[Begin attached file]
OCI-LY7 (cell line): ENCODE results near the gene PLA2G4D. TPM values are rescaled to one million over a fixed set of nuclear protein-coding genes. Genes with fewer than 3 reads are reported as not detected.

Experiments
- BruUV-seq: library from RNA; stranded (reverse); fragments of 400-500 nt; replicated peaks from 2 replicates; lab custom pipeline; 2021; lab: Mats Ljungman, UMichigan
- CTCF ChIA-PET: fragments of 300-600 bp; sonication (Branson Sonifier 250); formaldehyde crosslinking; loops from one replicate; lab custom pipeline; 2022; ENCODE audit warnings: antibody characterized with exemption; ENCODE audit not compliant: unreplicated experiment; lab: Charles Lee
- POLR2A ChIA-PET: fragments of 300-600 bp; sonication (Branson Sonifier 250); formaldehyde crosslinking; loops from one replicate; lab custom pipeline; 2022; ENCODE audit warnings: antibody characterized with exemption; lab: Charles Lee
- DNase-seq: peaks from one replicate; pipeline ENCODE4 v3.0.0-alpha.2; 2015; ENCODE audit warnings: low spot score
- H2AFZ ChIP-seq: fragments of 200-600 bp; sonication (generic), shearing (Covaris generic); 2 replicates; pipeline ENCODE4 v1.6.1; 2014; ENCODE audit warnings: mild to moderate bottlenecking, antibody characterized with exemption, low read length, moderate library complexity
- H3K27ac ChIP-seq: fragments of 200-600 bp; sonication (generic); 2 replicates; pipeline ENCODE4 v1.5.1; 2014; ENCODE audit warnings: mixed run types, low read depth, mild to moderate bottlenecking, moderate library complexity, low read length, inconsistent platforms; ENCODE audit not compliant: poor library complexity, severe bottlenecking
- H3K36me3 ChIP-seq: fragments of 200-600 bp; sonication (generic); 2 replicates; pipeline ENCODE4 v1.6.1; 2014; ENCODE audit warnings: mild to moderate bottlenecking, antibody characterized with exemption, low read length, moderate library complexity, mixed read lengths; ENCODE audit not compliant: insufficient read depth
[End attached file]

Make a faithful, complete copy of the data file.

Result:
OCI-LY7 (cell line): ENCODE results near the gene PLA2G4D. TPM values are rescaled to one million over a fixed set of nuclear protein-coding genes. Genes with fewer than 3 reads are reported as not detected.

Experiments
- BruUV-seq: library from RNA; stranded (reverse); fragments of 400-500 nt; replicated peaks from 2 replicates; lab custom pipeline; 2021; lab: Mats Ljungman, UMichigan
- CTCF ChIA-PET: fragments of 300-600 bp; sonication (Branson Sonifier 250); formaldehyde crosslinking; loops from one replicate; lab custom pipeline; 2022; ENCODE audit warnings: antibody characterized with exemption; ENCODE audit not compliant: unreplicated experiment; lab: Charles Lee
- POLR2A ChIA-PET: fragments of 300-600 bp; sonication (Branson Sonifier 250); formaldehyde crosslinking; loops from one replicate; lab custom pipeline; 2022; ENCODE audit warnings: antibody characterized with exemption; lab: Charles Lee
- DNase-seq: peaks from one replicate; pipeline ENCODE4 v3.0.0-alpha.2; 2015; ENCODE audit warnings: low spot score
- H2AFZ ChIP-seq: fragments of 200-600 bp; sonication (generic), shearing (Covaris generic); 2 replicates; pipeline ENCODE4 v1.6.1; 2014; ENCODE audit warnings: mild to moderate bottlenecking, antibody characterized with exemption, low read length, moderate library complexity
- H3K27ac ChIP-seq: fragments of 200-600 bp; sonication (generic); 2 replicates; pipeline ENCODE4 v1.5.1; 2014; ENCODE audit warnings: mixed run types, low read depth, mild to moderate bottlenecking, moderate library complexity, low read length, inconsistent platforms; ENCODE audit not compliant: poor library complexity, severe bottlenecking
- H3K36me3 ChIP-seq: fragments of 200-600 bp; sonication (generic); 2 replicates; pipeline ENCODE4 v1.6.1; 2014; ENCODE audit warnings: mild to moderate bottlenecking, antibody characterized with exemption, low read length, moderate library complexity, mixed read lengths; ENCODE audit not compliant: insufficient read depth